“The committee divided sharply over which project to choose,” remembers Arovas. “But we reached strong consensus on the criteria by which to evaluate them. From a dozen or two criteria, we voted three as having the highest priority: to relieve Genesee traffic, to minimize impacts to the natural environment, and to minimize cost. And by all three of these criteria, the bridge turns out to be a lousy project.”
Nevertheless, plans for the bridge moved forward, including a contract the City awarded to Project Design Consultants to write an environmental impact report. That report took three years to complete, cost $1.8 million, and now sits on the shelf. In late 2006, Friends of Rose Canyon filed a lawsuit declaring that the document downplayed the impact to the canyon. Last spring, the city council brought the lawsuit to an end when it admitted that the contractor’s effort was flawed. The city council promised to require a new environmental impact report. Only in the last several months has the City put out a request for proposals to write the new environmental impact report.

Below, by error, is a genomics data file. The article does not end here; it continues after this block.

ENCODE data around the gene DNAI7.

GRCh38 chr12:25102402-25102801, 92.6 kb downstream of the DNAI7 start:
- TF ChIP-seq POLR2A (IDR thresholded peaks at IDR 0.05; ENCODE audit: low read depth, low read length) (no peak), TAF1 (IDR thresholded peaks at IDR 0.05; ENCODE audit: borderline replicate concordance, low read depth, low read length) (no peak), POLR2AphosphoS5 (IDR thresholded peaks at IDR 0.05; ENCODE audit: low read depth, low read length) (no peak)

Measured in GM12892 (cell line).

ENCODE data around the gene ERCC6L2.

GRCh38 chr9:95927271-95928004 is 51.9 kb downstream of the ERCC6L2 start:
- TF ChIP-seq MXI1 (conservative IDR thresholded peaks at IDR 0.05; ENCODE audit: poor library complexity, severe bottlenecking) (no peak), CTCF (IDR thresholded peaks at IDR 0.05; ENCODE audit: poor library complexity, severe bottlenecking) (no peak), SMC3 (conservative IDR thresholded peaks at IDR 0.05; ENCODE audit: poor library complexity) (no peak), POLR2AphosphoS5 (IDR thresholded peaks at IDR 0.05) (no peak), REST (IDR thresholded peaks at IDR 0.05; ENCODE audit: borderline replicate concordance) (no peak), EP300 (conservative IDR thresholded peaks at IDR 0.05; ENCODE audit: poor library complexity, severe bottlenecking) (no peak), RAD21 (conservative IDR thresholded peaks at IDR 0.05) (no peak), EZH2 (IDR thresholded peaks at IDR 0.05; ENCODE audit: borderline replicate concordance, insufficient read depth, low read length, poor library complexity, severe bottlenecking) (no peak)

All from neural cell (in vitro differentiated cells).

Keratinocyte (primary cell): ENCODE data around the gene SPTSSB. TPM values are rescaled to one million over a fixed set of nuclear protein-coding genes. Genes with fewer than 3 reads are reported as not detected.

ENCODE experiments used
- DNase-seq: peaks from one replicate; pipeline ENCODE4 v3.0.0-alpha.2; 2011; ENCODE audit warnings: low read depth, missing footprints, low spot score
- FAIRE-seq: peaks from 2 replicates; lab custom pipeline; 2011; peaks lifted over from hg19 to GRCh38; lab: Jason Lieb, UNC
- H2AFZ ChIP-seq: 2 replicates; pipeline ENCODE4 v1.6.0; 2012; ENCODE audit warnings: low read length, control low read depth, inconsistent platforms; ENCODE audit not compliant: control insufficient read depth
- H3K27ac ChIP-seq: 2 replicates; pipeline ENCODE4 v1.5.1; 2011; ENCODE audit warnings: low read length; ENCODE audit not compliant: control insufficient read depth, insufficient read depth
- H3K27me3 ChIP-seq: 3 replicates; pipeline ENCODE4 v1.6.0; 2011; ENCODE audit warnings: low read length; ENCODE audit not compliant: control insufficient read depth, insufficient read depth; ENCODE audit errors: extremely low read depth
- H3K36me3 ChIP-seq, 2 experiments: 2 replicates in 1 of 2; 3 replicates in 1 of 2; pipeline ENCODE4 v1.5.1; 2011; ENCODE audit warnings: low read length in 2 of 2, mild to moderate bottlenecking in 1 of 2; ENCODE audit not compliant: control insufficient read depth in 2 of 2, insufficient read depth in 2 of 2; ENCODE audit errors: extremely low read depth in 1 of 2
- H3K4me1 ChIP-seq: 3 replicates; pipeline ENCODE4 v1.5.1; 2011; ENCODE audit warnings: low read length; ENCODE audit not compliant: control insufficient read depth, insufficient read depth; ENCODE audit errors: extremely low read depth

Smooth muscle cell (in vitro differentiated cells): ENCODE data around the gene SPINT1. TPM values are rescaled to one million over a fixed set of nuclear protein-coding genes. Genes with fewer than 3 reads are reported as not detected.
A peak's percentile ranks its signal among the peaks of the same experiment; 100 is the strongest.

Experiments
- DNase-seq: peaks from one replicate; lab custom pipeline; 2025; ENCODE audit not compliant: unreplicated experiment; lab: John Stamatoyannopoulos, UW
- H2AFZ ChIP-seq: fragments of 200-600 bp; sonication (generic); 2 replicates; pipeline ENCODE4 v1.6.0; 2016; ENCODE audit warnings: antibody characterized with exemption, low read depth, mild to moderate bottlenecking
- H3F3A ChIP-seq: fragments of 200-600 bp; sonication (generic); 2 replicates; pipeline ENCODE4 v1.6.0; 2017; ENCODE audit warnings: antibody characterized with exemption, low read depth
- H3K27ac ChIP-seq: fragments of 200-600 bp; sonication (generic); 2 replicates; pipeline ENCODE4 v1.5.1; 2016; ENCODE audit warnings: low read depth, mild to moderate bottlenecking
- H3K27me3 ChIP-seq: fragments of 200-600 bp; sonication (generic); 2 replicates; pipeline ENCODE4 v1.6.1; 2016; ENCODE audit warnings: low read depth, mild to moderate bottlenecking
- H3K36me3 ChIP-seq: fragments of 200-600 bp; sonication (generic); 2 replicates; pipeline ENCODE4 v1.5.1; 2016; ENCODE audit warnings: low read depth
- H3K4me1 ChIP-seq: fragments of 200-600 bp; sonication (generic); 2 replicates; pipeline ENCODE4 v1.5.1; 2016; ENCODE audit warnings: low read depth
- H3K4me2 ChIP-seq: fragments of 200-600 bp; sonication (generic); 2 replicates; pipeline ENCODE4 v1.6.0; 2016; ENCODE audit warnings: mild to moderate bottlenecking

Should the City widen Genesee Avenue instead? The latest estimates indicate that the widening would cost the City $24 million as opposed to $46 million for the Regents Road bridge over Rose Canyon. The difference might be worth it if the bridge will divert significant amounts of Genesee traffic onto Regents. Dan Arovas says it won’t.
“In the interests of full disclosure, however,” Arovas continues, “I first want to admit that I live close to where the bridge would be built. Most bridge proponents live along the Genesee corridor. There is NIMBYism on both sides. So I decided to study the numbers for a more objective picture.”
The first environmental impact report contained a 2003 traffic study that examined University City intersections and Genesee road segments under five situations: the current state of Genesee traffic; and projected traffic in 2030 with the Rose Canyon bridge, with the Genesee widening, with no project, and with both projects.